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July 5, 2017 12:48 pm

UNESCO Vote Condemning Israel as ‘Occupying Power’ in Jerusalem Invokes ‘Jewish Fake Graves’ Conspiracy Charge

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The Western Wall in Jerusalem. Photo: Wikimedia Commons.

A resolution condemning Israel as the “occupying power” in Jerusalem passed on Tuesday by the UN’s global cultural agency, UNESCO, took as one of its foundations an earlier resolution that falsely accused Israel of planting “Jewish fake graves” in Muslim cemeteries.

At Tuesday’s session of UNESCO’s annual World Heritage Committee in the Polish city of Krakow, Jordan, the Palestinian Authority and other Arab delegations pushed through a resolution that “regrets the failure of the Israeli occupying authorities to cease the persistent excavations, tunneling, works, projects and other illegal practices in East Jerusalem, particularly in and around the Old City of Jerusalem, which are illegal under international law.”

But one of the earlier UNESCO resolutions cited as a precedent for Tuesday’s vote accused Israel of “violations” of Palestinian properties around the Temple Mount, including two Muslim cemeteries where “Jewish fake graves” were being “planted.” That resolution was passed by UNESCO’s Executive Board in April 2016 at a meeting in Paris.

The only source for that claim — described by the Geneva-based UN Watch NGO as a “wild conspiracy charge” — was the Al-Aqsa Foundation for Endowment and Heritage, a Palestinian organization.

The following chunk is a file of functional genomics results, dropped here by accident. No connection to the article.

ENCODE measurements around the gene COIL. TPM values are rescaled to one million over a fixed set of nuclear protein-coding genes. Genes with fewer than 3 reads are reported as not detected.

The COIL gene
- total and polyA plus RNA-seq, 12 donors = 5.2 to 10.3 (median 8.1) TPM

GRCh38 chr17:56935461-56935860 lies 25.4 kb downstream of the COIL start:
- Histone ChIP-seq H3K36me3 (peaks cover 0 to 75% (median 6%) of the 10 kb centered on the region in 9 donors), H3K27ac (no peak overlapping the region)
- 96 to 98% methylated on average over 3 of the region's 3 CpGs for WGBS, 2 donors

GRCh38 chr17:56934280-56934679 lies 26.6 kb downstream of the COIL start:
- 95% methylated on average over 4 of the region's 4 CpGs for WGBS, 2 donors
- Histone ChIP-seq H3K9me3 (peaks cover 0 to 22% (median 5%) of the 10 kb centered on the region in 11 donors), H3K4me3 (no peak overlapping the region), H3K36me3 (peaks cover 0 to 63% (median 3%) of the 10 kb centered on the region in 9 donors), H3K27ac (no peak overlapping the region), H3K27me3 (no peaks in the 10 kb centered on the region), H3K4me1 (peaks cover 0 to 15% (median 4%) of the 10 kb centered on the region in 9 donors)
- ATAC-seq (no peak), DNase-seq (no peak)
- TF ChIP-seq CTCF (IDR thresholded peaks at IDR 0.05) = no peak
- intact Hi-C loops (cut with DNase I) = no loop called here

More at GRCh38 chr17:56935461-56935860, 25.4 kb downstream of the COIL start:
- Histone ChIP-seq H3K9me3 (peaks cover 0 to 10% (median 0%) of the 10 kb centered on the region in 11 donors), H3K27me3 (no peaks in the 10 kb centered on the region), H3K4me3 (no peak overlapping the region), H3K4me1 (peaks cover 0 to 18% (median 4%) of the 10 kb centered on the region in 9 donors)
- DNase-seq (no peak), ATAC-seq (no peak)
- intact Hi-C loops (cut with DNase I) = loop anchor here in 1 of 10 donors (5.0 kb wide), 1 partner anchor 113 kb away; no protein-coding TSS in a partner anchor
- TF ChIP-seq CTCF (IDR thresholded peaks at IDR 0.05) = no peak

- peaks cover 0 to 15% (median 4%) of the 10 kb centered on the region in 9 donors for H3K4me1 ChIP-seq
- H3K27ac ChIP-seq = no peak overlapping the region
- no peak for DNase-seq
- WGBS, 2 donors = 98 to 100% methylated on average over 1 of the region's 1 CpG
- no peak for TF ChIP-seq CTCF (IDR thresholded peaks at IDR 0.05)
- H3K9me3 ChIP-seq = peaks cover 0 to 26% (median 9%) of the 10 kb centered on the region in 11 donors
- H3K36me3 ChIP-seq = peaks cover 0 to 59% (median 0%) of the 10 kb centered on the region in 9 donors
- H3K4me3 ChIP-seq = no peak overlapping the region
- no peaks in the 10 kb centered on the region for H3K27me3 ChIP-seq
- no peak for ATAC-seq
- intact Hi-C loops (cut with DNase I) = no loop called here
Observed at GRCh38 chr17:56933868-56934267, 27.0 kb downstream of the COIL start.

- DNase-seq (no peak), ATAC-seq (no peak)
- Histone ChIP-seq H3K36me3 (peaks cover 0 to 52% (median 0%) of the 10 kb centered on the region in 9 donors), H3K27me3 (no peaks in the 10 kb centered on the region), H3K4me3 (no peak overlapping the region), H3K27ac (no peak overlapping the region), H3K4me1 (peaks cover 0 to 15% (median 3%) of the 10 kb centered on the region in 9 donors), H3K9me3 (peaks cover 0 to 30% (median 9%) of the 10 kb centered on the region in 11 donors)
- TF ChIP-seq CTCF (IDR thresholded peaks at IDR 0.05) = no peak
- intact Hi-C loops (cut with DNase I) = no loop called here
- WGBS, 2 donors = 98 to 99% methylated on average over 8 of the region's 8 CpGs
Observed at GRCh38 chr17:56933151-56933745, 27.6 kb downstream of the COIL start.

“No joke: UNESCO World Heritage Cttee invoked the insane 2016 UNESCO resolution accusing Israel of planting ‘Jewish fake graves,'” tweeted UN Watch’s Executive Director, Hillel Neuer, in response to Tuesday’s vote.

The vote was not “just against Israel,” Shimon Samuels — the international affairs director of the Simon Wiesenthal Center (SWC) — told The Algemeiner on Tuesday. “It is the greatest assault on Judaism since the Middle Ages.”

Drafted by Jordan and submitted by Kuwait, Tunisia and Lebanon, the resolution was passed by an open vote, after an attempt by the Polish chair to submit the document to a secret ballot – given the reluctance of some of the delegations to vote against an Arab-sponsored resolution in open session – was defeated in the face of Lebanese objections.

The final result was 10 votes in favor, with 8 abstentions and 3 votes in opposition.

Jamaica, the Philippines and Burkina Faso — all countries, one observer at the meeting noted, that are dealing with Islamist extremism and terrorism domestically — were the three countries that voted against.

Samuels warned that Tuesday’s vote was “the advance charge for the demand in the next few days for the Palestinization of Hebron and the Tomb of the Patriarchs,” referring to a forthcoming vote — scheduled for Friday — on a Palestinian attempt to have a venerated Jewish holy site in the West Bank city of Hebron designated as an “endangered” site of “Palestinian heritage.”

The International Council on Monuments and Sites (ICOMOS) — a professional body that investigates claims that historic sites are endangered on behalf of UNESCO — earlier rejected the Palestinian claim that the Tomb of the Patriarchs was an endangered site. ICOMOS reached the same conclusion with similar claims concerning two other UNESCO “Palestinian heritage” sites — the Church of the Nativity in Bethlehem in 2012 and the ancient irrigated terraces of Battir, near Jerusalem, in 2014.

The ICOMOS assessment on Hebron, published on Sunday, criticized the Palestinian proposal for ignoring Jewish and Christian heritage in the city, “even though extensive remains testify to these links.” Explaining the reason for its opposition to classifying Hebron as a “Palestinian world heritage site,” ICOMOS said that the Palestinian focus “only on the (Muslim) Mamluk period (of Hebron’s heritage) … means that potentially outstanding aspects of Hebron’s urban history and persistence have been overlooked.”

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